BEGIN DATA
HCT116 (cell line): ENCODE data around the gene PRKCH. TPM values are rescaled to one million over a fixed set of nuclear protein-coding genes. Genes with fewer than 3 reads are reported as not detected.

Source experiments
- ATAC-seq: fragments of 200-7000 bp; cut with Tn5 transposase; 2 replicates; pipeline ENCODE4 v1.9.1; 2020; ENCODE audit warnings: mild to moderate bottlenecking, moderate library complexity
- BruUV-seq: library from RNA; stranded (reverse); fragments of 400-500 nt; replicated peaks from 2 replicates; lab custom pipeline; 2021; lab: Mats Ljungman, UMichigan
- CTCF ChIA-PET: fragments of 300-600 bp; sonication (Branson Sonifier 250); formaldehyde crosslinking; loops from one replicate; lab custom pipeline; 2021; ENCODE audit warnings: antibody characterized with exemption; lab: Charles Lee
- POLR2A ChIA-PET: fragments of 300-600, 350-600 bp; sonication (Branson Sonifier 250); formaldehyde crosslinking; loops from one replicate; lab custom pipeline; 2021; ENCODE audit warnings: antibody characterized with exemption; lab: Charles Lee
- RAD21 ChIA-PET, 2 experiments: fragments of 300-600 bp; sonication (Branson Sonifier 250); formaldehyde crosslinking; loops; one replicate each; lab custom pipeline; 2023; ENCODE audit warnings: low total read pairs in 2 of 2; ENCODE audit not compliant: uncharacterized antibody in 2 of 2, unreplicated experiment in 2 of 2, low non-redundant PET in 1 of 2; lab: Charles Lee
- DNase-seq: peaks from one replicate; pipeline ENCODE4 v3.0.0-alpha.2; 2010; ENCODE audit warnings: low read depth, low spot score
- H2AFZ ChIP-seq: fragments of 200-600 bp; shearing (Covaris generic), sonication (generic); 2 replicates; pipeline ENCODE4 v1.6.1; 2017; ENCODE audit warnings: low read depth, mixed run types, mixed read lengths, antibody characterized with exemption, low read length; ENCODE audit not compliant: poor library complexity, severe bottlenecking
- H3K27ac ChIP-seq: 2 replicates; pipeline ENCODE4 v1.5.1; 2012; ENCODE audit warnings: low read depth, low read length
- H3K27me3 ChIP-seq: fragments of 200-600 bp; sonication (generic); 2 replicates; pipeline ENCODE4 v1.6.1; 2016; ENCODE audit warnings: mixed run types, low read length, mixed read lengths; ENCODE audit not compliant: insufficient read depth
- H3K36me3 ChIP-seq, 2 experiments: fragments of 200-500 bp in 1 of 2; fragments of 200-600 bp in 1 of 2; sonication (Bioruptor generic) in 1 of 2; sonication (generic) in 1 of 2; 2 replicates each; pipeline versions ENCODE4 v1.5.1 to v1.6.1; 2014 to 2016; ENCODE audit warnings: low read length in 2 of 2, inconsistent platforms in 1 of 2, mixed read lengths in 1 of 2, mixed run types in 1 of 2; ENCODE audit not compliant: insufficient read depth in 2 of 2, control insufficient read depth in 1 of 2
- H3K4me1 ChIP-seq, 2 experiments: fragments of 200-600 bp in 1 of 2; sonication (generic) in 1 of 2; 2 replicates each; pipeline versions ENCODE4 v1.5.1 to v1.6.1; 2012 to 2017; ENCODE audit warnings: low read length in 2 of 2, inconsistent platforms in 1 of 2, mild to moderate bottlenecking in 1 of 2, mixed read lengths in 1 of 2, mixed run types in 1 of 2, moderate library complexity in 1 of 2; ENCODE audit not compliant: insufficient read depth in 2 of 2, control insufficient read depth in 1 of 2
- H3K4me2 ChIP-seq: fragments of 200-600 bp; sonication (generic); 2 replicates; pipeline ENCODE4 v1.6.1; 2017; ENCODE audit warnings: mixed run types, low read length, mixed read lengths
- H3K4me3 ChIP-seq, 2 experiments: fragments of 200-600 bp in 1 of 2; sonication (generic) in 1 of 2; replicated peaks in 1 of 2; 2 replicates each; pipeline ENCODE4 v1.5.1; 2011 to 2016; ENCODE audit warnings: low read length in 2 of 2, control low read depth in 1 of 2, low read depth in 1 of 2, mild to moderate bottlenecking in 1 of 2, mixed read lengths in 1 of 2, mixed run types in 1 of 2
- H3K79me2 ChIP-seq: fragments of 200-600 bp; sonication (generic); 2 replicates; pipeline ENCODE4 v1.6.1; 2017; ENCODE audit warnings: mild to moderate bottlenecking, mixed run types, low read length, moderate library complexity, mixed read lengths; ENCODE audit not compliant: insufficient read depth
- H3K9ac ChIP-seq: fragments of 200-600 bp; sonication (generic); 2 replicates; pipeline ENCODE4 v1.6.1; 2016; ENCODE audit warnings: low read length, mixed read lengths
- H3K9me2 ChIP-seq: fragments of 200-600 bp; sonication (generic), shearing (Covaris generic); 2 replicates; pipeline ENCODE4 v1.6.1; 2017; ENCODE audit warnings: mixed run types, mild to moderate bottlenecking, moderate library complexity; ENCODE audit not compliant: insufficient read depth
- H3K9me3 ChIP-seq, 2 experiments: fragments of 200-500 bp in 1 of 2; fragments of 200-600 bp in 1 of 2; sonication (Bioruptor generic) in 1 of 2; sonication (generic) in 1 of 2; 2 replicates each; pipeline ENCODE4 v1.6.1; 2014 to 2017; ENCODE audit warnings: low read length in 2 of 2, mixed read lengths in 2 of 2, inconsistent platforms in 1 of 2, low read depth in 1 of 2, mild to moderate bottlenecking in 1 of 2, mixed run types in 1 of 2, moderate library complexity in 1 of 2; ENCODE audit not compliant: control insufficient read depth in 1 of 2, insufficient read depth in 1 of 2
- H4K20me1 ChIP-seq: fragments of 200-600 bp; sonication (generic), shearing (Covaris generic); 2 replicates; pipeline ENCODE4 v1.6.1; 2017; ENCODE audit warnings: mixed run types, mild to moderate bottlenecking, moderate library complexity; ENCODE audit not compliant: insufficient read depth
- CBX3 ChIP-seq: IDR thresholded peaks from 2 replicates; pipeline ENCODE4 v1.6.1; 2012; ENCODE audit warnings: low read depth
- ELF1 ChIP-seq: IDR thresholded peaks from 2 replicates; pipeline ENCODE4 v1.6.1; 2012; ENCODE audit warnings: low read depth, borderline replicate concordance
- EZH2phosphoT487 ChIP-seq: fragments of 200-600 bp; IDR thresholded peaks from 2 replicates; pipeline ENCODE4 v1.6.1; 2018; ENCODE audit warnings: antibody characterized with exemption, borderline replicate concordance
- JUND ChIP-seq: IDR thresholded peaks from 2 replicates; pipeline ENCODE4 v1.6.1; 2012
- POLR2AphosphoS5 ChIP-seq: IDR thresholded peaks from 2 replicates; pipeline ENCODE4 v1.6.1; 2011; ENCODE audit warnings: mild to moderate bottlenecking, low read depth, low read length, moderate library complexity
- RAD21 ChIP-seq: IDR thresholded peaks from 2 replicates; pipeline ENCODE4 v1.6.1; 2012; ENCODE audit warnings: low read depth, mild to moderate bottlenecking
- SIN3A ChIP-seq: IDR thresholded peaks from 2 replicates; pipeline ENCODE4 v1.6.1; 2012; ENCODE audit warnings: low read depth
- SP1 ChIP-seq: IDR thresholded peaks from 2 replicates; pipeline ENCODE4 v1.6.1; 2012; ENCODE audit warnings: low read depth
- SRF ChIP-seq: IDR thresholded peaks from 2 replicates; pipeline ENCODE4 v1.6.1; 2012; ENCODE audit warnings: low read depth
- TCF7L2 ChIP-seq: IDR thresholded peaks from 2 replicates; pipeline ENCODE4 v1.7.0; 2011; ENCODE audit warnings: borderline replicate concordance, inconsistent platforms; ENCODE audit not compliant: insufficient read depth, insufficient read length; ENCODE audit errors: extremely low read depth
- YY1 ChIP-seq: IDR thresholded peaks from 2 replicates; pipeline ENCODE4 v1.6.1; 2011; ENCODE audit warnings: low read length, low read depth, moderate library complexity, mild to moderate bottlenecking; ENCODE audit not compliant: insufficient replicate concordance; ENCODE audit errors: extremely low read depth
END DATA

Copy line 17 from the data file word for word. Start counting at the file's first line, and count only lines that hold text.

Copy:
- H3K9ac ChIP-seq: fragments of 200-600 bp; sonication (generic); 2 replicates; pipeline ENCODE4 v1.6.1; 2016; ENCODE audit warnings: low read length, mixed read lengths